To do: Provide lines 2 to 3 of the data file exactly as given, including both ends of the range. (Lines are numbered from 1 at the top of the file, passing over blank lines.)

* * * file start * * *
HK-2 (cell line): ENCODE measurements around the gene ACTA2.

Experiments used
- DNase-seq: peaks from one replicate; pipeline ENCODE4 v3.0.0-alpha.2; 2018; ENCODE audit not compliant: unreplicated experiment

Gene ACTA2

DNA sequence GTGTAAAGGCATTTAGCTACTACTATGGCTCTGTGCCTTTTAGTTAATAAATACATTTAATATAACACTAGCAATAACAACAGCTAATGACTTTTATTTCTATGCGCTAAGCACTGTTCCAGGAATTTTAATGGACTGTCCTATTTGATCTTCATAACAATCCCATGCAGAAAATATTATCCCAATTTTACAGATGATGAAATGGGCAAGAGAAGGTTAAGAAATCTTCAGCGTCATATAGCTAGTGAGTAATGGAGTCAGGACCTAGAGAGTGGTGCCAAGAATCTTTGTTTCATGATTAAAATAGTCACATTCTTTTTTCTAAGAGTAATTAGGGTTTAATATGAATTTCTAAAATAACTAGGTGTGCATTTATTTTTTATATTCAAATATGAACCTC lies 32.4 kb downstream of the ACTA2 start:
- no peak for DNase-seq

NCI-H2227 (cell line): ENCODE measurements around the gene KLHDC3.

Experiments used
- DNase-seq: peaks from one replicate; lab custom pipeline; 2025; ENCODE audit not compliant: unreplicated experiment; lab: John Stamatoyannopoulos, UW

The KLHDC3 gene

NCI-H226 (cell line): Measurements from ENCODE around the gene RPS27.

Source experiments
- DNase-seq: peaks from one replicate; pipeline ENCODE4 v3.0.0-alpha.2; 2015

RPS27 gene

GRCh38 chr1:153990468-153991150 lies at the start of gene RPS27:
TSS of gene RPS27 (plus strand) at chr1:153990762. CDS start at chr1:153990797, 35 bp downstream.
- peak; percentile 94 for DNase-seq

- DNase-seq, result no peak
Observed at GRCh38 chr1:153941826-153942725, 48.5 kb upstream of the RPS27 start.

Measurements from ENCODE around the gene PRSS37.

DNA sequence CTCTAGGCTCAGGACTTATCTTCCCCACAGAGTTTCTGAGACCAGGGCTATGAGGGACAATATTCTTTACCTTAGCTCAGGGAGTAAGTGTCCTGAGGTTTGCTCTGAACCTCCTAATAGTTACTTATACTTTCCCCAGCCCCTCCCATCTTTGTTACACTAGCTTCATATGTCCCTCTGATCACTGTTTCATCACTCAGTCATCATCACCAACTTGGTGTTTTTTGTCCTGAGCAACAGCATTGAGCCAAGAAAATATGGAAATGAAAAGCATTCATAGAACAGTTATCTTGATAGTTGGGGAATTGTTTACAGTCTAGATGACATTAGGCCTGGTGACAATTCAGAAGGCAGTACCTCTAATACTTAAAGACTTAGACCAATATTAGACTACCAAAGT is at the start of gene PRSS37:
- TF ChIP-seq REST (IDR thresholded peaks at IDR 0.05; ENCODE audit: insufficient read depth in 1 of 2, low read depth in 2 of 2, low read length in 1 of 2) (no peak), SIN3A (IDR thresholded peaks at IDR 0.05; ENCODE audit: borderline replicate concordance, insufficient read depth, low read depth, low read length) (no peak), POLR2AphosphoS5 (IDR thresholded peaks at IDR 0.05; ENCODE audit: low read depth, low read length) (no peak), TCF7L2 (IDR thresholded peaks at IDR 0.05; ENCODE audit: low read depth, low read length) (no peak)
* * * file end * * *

Experiments used
- DNase-seq: peaks from one replicate; pipeline ENCODE4 v3.0.0-alpha.2; 2018; ENCODE audit not compliant: unreplicated experiment